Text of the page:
I learnt the value of reaching out, but I’m not saying you have to solely please the audience, either. The technical parts are really just the tools, like your computer or keyboard, but what you do with them is what’s most important.
“I’ve heard some of the most beautiful melodies, and technically speaking they’re extremely simple. Yet, you can’t help but feel what the composer wants you to feel, and that’s the magic of it.”
Can the technical directions- quick, staccato beats or legato quavers, for instance- portray emotion sufficiently?
They do help to create the feel, but you can’t just rely on those. The common mistakes composers tend to make is we tend to undermine the audience a little by spoon-feeding them. Sure, you need the technical stuff but you also need the extra something behind it. That’s when people go, “hey, this is something unique”.
Can you pinpoint what it is that makes a piece of music so touching and emotionally accessible to people?
I tend not to think too much about that. Although the end result is important, when I approach a song I never think of making people cry or laugh. Of course these are things I’d like to achieve, but I don’t set out thinking of that. I think I look at the story and the characters that I have, and I draw from experience. People can tell whether a piece is genuine or not, whether you’re invested or just trying to make them feel something without putting anything into it.
It’s a balance, you have to be smart but reach out to the audience at the same time. I wouldn’t say I’m there yet, I haven’t figured out what it is; it’s still a challenge and that’s good because the moment I know how to do it, that’s the moment I kinda lose it. I want it to be a mystery all the time, I want to keep discovering things, and I tell a lot of younger composers- don’t be afraid to make mistakes, don’t be afraid to fail. Some of the most beautiful pieces come from failures.
I never want to lose that sense of wonderment. The minute you know how to do things, that’s when you stop learning and growing. For me, writing a bad song is better than being stale and soulless.
Composing for film, do you purposely use more low frequencies or other specifics for cinema audio systems?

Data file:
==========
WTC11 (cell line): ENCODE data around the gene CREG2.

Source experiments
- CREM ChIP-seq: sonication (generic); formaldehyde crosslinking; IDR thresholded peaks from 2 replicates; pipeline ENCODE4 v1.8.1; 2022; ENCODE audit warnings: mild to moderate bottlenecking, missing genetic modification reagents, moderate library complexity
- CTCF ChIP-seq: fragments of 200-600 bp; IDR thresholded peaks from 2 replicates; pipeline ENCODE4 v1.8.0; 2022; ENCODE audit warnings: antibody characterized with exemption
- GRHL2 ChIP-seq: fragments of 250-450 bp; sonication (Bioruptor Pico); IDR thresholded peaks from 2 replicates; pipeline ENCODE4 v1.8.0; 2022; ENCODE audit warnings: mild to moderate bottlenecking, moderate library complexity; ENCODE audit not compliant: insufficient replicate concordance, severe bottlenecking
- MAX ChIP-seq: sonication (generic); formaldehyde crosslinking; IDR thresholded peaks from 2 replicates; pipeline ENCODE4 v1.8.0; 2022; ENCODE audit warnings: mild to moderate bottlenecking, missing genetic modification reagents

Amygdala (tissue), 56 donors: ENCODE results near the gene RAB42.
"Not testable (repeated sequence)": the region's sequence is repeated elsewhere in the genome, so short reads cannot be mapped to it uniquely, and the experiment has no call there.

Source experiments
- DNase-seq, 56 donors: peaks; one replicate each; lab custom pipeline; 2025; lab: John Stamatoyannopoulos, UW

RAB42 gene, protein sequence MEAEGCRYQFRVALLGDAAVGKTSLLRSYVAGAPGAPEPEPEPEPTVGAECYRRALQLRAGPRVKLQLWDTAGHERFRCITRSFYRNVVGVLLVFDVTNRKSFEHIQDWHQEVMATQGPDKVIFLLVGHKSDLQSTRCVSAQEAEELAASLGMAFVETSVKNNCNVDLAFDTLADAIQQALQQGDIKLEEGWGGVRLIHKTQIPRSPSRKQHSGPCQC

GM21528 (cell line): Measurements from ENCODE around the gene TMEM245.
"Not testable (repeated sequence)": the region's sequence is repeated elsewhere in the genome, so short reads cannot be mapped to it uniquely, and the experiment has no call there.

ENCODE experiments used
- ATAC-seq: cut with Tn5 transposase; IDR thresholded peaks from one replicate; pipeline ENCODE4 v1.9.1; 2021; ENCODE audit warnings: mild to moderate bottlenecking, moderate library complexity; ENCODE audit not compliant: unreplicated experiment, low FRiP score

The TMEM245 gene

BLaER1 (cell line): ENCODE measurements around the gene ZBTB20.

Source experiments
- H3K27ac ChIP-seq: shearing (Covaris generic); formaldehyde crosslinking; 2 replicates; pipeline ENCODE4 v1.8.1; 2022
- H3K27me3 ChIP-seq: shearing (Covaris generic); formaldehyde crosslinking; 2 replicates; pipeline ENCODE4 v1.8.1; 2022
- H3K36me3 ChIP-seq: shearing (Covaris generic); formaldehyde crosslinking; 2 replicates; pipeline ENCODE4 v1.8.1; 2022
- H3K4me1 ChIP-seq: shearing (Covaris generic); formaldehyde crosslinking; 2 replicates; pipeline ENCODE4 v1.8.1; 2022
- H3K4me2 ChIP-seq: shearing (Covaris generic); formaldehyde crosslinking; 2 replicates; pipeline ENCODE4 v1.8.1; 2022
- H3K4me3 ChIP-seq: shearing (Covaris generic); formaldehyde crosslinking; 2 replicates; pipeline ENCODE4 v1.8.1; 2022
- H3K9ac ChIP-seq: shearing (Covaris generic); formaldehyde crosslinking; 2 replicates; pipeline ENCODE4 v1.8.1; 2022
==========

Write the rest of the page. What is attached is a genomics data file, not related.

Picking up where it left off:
Well, yeah, we’re writing for cinema audio systems… but I wouldn’t say they’re the best in Malaysia? So even producers tend to overlook that aspect, but what I do is I always like to test it in a cinema before I send it in as a final product. For ‘Ola Bola’, we did the test in Taiwan while they were doing the final mix. I did the music in 5.1, the most basic cinema-level sound, and we brought it to Taiwan for Atmos.
Chiu Keng Guan, the director of ‘Ola Bola’, really put a lot of emphasis on music and sound, so that was good.
What was your experience as Music Director for ‘Ola Bola’?
Ola Bola took two weeks to write, I was given three weeks but I spent the first week doing research. It took a lot of prep work. I was brought into the project really late, and they had a deadline because they had to send it to Taiwan to do the final mixing.
When I got the footages, they were already locked so I couldn’t change the visual edit, only work with it. I tend not to compose while watching the scenes, I try to write as much as I can before looking at the footages; so with ‘Ola Bola’ I spent one week writing without the visuals first. Once the visuals come in, you’re sort of limited to composing to them. Yeah, it was basically a lot of sleepless nights, a do-or-die situation.
The Ola Bola soundtrack is said to be one of the highlights of the film. What was your inspiration for the sound of the film?
I had a tight schedule, so I didn’t have a lot of time to really sink into the movie, although Chiu did his best to brief me about the story- and he did a great job. I knew it had to be inspirational and uplifting music, so I watched a lot of uplifting movies- from ‘Chariots of Fire’ to ‘The Last Stand’. I even did a lot of research on Asian sports films, to get myself into the mood of it.
The story itself was an inspiration to me; I drew a lot of it from the script. There’s a little secret I’ve told people before, so you can make it public- in the main theme, you could actually hear something that’s very familiar to all Malaysians. You won’t actually pick up on it, until it’s pointed out to you. Chiu wanted the music to have some sort of Malaysian identity to it, and I was wondering how to do that with our rojak influences without turning it into a tourism ad!